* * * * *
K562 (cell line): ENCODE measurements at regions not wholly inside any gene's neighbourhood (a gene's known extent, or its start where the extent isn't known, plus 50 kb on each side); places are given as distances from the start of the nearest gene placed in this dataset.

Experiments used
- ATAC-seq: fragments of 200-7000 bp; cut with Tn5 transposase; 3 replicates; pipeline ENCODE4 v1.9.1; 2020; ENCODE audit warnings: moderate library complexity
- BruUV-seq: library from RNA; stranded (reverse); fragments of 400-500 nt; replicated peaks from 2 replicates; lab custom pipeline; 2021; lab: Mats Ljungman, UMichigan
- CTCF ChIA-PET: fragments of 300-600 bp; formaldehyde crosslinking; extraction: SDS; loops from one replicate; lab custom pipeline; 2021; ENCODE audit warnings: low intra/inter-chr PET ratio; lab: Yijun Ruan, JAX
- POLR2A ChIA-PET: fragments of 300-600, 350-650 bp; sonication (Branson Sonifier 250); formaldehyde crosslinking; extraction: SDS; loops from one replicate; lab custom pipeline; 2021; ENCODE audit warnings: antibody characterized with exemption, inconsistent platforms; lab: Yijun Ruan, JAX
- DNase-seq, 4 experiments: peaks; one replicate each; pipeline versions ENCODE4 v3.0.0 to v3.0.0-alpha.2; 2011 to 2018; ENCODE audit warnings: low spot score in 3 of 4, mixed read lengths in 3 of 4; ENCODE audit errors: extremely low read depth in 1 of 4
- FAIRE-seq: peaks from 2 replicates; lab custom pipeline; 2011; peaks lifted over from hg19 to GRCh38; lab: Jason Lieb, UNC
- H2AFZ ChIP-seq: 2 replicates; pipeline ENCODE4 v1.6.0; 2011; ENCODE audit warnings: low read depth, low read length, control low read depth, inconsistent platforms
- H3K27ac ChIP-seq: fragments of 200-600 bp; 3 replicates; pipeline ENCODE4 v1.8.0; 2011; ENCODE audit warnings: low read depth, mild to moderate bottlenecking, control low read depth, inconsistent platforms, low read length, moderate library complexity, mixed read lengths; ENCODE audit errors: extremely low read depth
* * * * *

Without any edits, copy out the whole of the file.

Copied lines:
K562 (cell line): ENCODE measurements at regions not wholly inside any gene's neighbourhood (a gene's known extent, or its start where the extent isn't known, plus 50 kb on each side); places are given as distances from the start of the nearest gene placed in this dataset.

Experiments used
- ATAC-seq: fragments of 200-7000 bp; cut with Tn5 transposase; 3 replicates; pipeline ENCODE4 v1.9.1; 2020; ENCODE audit warnings: moderate library complexity
- BruUV-seq: library from RNA; stranded (reverse); fragments of 400-500 nt; replicated peaks from 2 replicates; lab custom pipeline; 2021; lab: Mats Ljungman, UMichigan
- CTCF ChIA-PET: fragments of 300-600 bp; formaldehyde crosslinking; extraction: SDS; loops from one replicate; lab custom pipeline; 2021; ENCODE audit warnings: low intra/inter-chr PET ratio; lab: Yijun Ruan, JAX
- POLR2A ChIA-PET: fragments of 300-600, 350-650 bp; sonication (Branson Sonifier 250); formaldehyde crosslinking; extraction: SDS; loops from one replicate; lab custom pipeline; 2021; ENCODE audit warnings: antibody characterized with exemption, inconsistent platforms; lab: Yijun Ruan, JAX
- DNase-seq, 4 experiments: peaks; one replicate each; pipeline versions ENCODE4 v3.0.0 to v3.0.0-alpha.2; 2011 to 2018; ENCODE audit warnings: low spot score in 3 of 4, mixed read lengths in 3 of 4; ENCODE audit errors: extremely low read depth in 1 of 4
- FAIRE-seq: peaks from 2 replicates; lab custom pipeline; 2011; peaks lifted over from hg19 to GRCh38; lab: Jason Lieb, UNC
- H2AFZ ChIP-seq: 2 replicates; pipeline ENCODE4 v1.6.0; 2011; ENCODE audit warnings: low read depth, low read length, control low read depth, inconsistent platforms
- H3K27ac ChIP-seq: fragments of 200-600 bp; 3 replicates; pipeline ENCODE4 v1.8.0; 2011; ENCODE audit warnings: low read depth, mild to moderate bottlenecking, control low read depth, inconsistent platforms, low read length, moderate library complexity, mixed read lengths; ENCODE audit errors: extremely low read depth